Browsing by Subject "yleinen mikrobiologia"

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  • Peltoniemi, Krista (Finnish Society of Forest Science, 2010)
    Boreal peatlands represent a considerable portion of the global carbon (C) pool. Water-level drawdown (WLD) causes peatland drying and induces a vegetation change, which affects the decomposition of soil organic matter and the release of greenhouse gases (CO2 and CH4). The objective of this thesis was to study the microbial communities related to the C cycle and their response to WLD in two boreal peatlands. Both sampling depth and site type had a strong impact on all microbial communities. In general, bacteria dominated the deeper layers of the nutrient-rich fen and the wettest surfaces of the nutrient-poor bog sites, whereas fungi seemed more abundant in the drier surfaces of the bog. WLD clearly affected the microbial communities but the effect was dependent on site type. The fungal and methane-oxidizing bacteria (MOB) community composition changed at all sites but the actinobacterial community response was apparent only in the fen after WLD. Microbial communities became more similar among sites after long-term WLD. Litter quality had a large impact on community composition, whereas the effects of site type and WLD were relatively minor. The decomposition rate of fresh organic matter was influenced slightly by actinobacteria, but not at all by fungi. Field respiration measurements in the northern fen indicated that WLD accelerates the decomposition of soil organic matter. In addition, a correlation between activity and certain fungal sequences indicated that community composition affects the decomposition of older organic matter in deeper peat layers. WLD had a negative impact on CH4 oxidation, especially in the oligotrophic fen. Fungal sequences were matched to taxa capable of utilizing a broad range of substrates. Most of the actinobacterial sequences could not be matched to characterized taxa in reference databases. This thesis represents the first investigation of microbial communities and their response to WLD among a variety of boreal peatland habitats. The results indicate that microbial community responses to WLD are complex but dependent on peatland type, litter quality, depth, and variable among microbes.
  • Juottonen, Heli (Helsingin yliopisto, 2008)
    Methanogens are anaerobic Archaea with unique energy metabolism resulting in production of methane (CH4). In the atmosphere methane is an effective greenhouse gas. The largest natural sources of atmospheric methane are wetlands, including peat-forming mires. Methane emissions vary greatly between and within mires, depending on season and hydrological and botanical characteristics. The aim of this work was to elucidate the microbiology underlying the variation. Methanogens and potential methane production were assessed along spatial and temporal gradients of ecohydrology, season, ash fertilization, and peat depth in three Finnish boreal mires. Non-methanogenic Archaea and Bacteria were additionally addressed as potential substrate producers and competitors to methanogens. Characterization of microbial communities targeted the mcrA gene, essential in methane production, and archaeal or bacterial 16S ribosomal RNA gene. The communities were differentiated by analysis of clone libraries, denaturing gradient gel electrophoresis (DGGE), and terminal restriction fragment length polymorphism (T-RFLP) fingerprinting. Methanogen communities and methane production changed markedly along an ecohydrological gradient from fen to bog, with changing vegetation and pH. The most acidic Sphagnum bog showed mainly Methanomicrobiales-associated, hydrogenotrophic Fen cluster methanogens, whereas the oligotrophic and mesotrophic fens with higher pH and sedge coverage had more diverse communities including acetoclastic methanogens. Season had a minor effect on the archaeal community in an acidic oligotrophic fen, but the temporal variation of methane production potential was substantial. Winter potential was unexpectedly high, and active methanogens were detected in winter peat. Ash fertilization, a forestry practice for promoting tree growth, had no substantial effects on methane production or methanogen communities in a drained bog, but the communities changed with peat depth. Comparison of three mcrA primer sets revealed that their coverage of methanogens from the drained bog was similar, but the quantitative representations of communities were primer-dependent. Bacterial and non-methanogenic archaeal groups detected in mires included Deltaproteobacteria, Acidobacteria, Verrucomicrobia, and Crenarchaeota of groups 1.1c and 1.3. Their detection forms a starting point for further studies to distinguish possible interactions with methanogens. Overall, the results indicate that methanogen community composition reflects chemical or botanical gradients that affect methane production, such as mire hydrology. Predictions of methane production in the spatially heterogeneous mires could thus benefit from characterization of methanogens and their ecophysiology.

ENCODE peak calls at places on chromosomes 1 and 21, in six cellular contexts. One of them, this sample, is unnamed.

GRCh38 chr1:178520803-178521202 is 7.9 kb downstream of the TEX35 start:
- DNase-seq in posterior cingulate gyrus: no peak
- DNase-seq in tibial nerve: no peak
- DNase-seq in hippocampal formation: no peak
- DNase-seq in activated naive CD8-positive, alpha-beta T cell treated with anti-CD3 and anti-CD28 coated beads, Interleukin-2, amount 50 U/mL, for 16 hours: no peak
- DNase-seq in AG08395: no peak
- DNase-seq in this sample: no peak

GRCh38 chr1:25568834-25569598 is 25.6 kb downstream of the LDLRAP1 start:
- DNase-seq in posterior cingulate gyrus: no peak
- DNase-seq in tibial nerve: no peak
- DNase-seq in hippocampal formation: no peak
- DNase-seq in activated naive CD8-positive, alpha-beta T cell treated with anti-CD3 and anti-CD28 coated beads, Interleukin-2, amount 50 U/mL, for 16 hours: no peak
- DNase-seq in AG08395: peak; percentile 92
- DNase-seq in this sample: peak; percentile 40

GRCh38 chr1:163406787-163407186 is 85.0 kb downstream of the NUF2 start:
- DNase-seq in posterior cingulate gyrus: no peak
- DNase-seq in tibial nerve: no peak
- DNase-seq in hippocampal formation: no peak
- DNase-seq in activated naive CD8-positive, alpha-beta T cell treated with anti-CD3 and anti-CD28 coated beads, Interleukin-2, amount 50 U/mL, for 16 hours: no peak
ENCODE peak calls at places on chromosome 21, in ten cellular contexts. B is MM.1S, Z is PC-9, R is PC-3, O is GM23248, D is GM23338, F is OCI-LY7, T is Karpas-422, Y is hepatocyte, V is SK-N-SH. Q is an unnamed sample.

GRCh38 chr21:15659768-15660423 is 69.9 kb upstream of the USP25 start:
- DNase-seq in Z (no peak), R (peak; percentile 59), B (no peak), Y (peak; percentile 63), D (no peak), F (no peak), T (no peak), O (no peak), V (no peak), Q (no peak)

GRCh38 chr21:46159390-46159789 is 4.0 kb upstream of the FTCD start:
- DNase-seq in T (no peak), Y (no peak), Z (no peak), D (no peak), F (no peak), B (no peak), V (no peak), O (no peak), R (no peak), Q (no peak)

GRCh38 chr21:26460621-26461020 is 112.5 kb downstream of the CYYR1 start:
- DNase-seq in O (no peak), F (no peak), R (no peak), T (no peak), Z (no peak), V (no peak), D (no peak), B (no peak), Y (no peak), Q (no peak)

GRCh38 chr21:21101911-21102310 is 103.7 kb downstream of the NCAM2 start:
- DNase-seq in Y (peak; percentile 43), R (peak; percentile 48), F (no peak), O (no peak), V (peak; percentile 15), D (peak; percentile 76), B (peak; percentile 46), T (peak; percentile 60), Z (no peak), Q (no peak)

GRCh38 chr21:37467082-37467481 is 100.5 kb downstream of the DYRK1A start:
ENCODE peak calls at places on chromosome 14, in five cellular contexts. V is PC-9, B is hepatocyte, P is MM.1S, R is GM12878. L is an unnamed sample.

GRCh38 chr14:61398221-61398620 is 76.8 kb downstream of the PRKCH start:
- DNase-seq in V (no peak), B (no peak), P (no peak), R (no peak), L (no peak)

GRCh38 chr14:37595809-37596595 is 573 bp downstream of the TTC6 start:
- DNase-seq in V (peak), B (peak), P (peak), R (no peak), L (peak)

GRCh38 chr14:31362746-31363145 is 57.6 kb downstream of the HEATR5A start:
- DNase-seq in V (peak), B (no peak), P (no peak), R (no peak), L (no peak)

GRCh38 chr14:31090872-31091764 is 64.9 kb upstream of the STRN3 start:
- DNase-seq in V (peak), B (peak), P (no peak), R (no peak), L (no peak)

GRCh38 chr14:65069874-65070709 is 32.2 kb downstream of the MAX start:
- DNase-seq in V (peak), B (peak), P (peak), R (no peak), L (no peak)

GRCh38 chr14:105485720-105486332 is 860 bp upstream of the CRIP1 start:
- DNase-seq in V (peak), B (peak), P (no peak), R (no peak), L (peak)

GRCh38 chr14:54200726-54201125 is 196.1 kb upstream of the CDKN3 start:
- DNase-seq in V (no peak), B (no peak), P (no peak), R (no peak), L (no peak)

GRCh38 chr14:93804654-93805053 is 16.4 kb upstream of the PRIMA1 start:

• Kanerva, Sonja (Helsingin yliopisto, 2019)